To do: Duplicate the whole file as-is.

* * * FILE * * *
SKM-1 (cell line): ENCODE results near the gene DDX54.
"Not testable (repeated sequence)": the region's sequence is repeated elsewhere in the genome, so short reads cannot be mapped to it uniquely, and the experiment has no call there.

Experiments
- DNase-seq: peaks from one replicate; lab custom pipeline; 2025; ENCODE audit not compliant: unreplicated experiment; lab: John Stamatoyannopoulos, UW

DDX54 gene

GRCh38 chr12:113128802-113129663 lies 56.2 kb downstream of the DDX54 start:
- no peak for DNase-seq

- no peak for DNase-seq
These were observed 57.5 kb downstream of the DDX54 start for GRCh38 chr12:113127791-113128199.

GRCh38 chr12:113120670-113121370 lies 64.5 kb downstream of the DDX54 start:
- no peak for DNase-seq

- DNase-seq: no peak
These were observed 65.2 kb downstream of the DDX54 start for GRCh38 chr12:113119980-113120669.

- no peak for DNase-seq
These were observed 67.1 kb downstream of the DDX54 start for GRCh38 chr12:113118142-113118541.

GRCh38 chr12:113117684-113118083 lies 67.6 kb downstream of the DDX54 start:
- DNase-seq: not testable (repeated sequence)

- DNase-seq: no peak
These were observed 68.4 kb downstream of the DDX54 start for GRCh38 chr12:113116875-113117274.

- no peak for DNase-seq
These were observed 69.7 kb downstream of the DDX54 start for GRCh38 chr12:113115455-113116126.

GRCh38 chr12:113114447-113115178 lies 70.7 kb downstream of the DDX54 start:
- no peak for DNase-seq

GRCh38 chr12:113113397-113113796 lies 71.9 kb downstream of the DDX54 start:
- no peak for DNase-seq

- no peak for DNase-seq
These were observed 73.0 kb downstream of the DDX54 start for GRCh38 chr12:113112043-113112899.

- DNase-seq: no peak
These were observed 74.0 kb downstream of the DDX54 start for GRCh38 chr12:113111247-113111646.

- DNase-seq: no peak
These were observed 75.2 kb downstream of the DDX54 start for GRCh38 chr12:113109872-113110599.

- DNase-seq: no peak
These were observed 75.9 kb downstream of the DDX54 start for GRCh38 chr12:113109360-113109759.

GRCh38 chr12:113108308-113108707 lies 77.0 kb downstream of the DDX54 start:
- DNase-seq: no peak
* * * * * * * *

SKM-1 (cell line): ENCODE results near the gene DDX54.
"Not testable (repeated sequence)": the region's sequence is repeated elsewhere in the genome, so short reads cannot be mapped to it uniquely, and the experiment has no call there.

Experiments
- DNase-seq: peaks from one replicate; lab custom pipeline; 2025; ENCODE audit not compliant: unreplicated experiment; lab: John Stamatoyannopoulos, UW

DDX54 gene

GRCh38 chr12:113128802-113129663 lies 56.2 kb downstream of the DDX54 start:
- no peak for DNase-seq

- no peak for DNase-seq
These were observed 57.5 kb downstream of the DDX54 start for GRCh38 chr12:113127791-113128199.

GRCh38 chr12:113120670-113121370 lies 64.5 kb downstream of the DDX54 start:
- no peak for DNase-seq

- DNase-seq: no peak
These were observed 65.2 kb downstream of the DDX54 start for GRCh38 chr12:113119980-113120669.

- no peak for DNase-seq
These were observed 67.1 kb downstream of the DDX54 start for GRCh38 chr12:113118142-113118541.

GRCh38 chr12:113117684-113118083 lies 67.6 kb downstream of the DDX54 start:
- DNase-seq: not testable (repeated sequence)

- DNase-seq: no peak
These were observed 68.4 kb downstream of the DDX54 start for GRCh38 chr12:113116875-113117274.

- no peak for DNase-seq
These were observed 69.7 kb downstream of the DDX54 start for GRCh38 chr12:113115455-113116126.

GRCh38 chr12:113114447-113115178 lies 70.7 kb downstream of the DDX54 start:
- no peak for DNase-seq

GRCh38 chr12:113113397-113113796 lies 71.9 kb downstream of the DDX54 start:
- no peak for DNase-seq

- no peak for DNase-seq
These were observed 73.0 kb downstream of the DDX54 start for GRCh38 chr12:113112043-113112899.

- DNase-seq: no peak
These were observed 74.0 kb downstream of the DDX54 start for GRCh38 chr12:113111247-113111646.

- DNase-seq: no peak
These were observed 75.2 kb downstream of the DDX54 start for GRCh38 chr12:113109872-113110599.

- DNase-seq: no peak
These were observed 75.9 kb downstream of the DDX54 start for GRCh38 chr12:113109360-113109759.

GRCh38 chr12:113108308-113108707 lies 77.0 kb downstream of the DDX54 start:
- DNase-seq: no peak